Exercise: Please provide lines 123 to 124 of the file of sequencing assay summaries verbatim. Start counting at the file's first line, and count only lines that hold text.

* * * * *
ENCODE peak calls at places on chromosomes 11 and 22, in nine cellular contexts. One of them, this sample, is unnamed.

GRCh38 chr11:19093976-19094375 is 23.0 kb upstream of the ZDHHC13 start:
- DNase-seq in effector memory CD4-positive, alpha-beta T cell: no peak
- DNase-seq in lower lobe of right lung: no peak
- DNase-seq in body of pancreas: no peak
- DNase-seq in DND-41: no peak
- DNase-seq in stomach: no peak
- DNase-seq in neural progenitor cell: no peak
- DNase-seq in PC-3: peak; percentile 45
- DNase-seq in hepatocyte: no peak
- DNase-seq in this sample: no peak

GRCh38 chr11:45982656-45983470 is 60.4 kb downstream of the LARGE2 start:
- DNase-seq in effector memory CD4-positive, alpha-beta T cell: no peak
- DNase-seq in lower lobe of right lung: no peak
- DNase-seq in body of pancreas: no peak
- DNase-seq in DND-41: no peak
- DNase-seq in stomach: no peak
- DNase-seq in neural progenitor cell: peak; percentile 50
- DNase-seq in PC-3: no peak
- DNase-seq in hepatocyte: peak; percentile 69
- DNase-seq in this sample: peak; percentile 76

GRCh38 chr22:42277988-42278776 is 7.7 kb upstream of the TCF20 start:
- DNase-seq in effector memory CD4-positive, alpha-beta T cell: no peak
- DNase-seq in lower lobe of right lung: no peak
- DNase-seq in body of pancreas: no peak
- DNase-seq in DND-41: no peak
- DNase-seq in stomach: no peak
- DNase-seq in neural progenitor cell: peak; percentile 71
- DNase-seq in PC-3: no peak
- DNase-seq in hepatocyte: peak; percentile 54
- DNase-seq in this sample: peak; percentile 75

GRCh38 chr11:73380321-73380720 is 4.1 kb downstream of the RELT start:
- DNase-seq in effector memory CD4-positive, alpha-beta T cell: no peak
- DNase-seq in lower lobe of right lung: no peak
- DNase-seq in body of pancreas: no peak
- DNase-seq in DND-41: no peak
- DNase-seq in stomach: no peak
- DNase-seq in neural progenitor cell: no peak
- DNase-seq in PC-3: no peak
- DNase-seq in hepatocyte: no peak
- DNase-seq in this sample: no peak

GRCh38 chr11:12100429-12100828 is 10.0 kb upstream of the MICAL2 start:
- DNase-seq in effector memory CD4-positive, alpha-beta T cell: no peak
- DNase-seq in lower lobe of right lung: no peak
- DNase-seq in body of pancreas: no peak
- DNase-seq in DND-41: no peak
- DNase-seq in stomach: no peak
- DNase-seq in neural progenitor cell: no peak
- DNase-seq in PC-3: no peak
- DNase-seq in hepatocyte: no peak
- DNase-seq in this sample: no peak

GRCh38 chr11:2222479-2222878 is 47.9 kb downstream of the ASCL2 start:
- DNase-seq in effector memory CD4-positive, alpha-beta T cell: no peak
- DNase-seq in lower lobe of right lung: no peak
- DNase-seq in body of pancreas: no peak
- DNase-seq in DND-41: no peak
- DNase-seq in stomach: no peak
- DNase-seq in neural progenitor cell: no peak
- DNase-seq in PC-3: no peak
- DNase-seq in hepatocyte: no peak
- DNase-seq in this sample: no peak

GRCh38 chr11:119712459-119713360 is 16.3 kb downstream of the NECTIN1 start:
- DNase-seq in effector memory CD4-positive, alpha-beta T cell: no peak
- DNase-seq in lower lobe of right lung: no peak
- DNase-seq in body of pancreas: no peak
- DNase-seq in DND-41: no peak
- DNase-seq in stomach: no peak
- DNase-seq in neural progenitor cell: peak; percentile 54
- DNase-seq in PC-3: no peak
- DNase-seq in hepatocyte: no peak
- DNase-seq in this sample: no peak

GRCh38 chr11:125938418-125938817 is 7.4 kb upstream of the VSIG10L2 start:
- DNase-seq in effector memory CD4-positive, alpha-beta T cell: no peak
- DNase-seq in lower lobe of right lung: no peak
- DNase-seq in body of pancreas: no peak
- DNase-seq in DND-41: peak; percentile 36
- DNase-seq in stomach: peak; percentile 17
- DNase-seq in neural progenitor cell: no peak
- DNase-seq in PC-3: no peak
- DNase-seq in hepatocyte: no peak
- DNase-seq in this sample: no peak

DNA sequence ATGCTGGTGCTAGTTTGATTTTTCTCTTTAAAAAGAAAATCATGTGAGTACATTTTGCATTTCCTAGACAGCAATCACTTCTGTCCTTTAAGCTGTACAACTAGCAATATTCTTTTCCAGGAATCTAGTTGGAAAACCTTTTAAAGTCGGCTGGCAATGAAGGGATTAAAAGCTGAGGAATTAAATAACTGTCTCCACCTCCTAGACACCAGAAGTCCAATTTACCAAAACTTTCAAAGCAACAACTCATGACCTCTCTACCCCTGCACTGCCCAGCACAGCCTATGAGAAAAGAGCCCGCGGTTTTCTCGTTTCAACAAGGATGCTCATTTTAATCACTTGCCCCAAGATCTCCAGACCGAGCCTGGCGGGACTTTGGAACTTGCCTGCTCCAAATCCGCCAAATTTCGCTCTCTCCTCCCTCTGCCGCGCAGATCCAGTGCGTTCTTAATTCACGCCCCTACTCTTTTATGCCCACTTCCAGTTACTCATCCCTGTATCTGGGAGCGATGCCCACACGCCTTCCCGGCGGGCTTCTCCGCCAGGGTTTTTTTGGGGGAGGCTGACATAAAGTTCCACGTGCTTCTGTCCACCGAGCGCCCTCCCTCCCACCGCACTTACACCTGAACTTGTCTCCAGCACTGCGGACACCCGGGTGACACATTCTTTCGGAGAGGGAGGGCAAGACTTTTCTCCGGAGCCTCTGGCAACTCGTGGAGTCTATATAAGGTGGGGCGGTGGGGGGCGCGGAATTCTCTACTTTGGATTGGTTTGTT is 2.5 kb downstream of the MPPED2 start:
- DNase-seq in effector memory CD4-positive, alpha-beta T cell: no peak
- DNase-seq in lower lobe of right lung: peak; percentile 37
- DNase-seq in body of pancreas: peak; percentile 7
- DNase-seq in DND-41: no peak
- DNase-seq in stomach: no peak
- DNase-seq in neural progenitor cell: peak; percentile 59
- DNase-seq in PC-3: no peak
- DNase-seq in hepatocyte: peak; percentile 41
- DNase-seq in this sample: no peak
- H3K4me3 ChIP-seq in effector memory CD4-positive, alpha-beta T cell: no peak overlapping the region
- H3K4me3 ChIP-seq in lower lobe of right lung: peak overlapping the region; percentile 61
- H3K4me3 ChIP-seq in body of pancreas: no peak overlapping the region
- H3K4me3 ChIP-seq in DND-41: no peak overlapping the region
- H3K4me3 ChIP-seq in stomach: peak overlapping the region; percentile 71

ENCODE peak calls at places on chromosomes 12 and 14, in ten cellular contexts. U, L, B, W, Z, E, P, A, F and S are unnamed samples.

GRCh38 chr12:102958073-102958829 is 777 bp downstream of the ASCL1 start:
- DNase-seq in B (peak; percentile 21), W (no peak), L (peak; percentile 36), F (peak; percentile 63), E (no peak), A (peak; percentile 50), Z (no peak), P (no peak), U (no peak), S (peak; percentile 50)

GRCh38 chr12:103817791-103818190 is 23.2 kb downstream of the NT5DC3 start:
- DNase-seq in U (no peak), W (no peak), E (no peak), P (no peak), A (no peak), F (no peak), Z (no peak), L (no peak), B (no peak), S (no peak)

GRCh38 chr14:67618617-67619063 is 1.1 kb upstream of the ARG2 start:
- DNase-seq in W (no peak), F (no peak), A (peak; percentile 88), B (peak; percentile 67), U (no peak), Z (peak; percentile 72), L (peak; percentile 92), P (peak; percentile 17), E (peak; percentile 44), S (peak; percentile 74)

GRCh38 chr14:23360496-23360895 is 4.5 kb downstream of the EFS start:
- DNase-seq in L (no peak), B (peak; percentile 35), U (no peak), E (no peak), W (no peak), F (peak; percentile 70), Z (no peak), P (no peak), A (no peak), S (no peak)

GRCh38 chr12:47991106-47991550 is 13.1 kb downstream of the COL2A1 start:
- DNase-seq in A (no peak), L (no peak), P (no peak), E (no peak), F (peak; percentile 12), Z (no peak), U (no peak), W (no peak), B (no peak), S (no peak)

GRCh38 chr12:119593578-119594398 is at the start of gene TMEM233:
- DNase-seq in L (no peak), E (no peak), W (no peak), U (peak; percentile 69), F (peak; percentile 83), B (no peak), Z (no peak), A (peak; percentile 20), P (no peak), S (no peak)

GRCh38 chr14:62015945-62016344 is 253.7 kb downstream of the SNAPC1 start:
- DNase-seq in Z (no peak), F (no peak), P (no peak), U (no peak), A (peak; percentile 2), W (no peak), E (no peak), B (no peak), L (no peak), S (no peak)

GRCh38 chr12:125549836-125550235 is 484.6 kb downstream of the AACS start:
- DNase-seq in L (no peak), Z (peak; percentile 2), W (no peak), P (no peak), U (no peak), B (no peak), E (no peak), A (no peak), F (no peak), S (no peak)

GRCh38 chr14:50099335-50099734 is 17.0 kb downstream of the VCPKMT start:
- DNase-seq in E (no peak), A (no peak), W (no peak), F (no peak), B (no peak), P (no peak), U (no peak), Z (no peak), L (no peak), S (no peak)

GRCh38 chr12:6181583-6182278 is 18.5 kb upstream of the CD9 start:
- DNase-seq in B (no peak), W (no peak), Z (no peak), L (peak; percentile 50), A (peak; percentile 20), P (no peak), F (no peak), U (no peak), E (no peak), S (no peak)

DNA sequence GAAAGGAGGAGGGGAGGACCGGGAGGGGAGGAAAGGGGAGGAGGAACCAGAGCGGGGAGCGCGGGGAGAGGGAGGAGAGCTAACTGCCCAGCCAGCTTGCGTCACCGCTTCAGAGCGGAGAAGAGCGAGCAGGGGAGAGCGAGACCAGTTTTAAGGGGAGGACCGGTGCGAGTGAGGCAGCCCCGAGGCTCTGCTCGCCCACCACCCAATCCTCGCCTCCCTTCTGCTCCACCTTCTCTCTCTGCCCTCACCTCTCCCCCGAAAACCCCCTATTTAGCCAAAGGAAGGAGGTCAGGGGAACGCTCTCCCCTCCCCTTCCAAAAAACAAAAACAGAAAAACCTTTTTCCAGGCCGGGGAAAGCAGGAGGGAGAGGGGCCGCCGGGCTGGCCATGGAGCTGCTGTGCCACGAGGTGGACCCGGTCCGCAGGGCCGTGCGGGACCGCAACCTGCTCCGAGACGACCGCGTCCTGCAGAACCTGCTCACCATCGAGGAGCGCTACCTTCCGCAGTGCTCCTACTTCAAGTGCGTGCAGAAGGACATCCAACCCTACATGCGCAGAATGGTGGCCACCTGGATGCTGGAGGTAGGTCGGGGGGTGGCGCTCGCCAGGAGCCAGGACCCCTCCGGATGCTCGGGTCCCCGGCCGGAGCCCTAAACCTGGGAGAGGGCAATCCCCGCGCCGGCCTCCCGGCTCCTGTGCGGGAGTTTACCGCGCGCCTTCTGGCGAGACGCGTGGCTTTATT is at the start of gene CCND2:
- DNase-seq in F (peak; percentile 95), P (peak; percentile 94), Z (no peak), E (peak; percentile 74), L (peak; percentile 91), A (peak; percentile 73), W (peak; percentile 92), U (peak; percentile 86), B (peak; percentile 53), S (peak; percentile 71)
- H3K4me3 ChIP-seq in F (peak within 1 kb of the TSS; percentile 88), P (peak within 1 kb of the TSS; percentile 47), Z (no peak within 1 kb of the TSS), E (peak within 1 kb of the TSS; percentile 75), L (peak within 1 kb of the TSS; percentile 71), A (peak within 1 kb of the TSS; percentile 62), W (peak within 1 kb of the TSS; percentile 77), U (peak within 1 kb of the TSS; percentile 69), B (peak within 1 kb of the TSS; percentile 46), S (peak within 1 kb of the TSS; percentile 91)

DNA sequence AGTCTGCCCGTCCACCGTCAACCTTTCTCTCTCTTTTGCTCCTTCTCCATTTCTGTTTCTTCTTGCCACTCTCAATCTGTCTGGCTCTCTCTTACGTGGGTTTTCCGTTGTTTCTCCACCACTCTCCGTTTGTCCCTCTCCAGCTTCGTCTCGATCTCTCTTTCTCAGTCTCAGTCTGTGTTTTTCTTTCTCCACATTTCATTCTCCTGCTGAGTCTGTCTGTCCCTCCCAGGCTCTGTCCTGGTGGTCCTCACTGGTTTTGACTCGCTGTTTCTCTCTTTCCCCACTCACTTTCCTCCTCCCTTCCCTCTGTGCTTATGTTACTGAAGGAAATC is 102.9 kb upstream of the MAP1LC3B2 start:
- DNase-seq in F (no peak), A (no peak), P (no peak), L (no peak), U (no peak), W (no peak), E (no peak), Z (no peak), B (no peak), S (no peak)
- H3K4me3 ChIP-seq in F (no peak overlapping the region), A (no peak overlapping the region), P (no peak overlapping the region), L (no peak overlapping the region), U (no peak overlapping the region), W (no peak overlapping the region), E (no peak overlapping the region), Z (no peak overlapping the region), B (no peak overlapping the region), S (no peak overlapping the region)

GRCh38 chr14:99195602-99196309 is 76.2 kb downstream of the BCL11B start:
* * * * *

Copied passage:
- H3K4me3 ChIP-seq in F (no peak overlapping the region), A (no peak overlapping the region), P (no peak overlapping the region), L (no peak overlapping the region), U (no peak overlapping the region), W (no peak overlapping the region), E (no peak overlapping the region), Z (no peak overlapping the region), B (no peak overlapping the region), S (no peak overlapping the region)

GRCh38 chr14:99195602-99196309 is 76.2 kb downstream of the BCL11B start: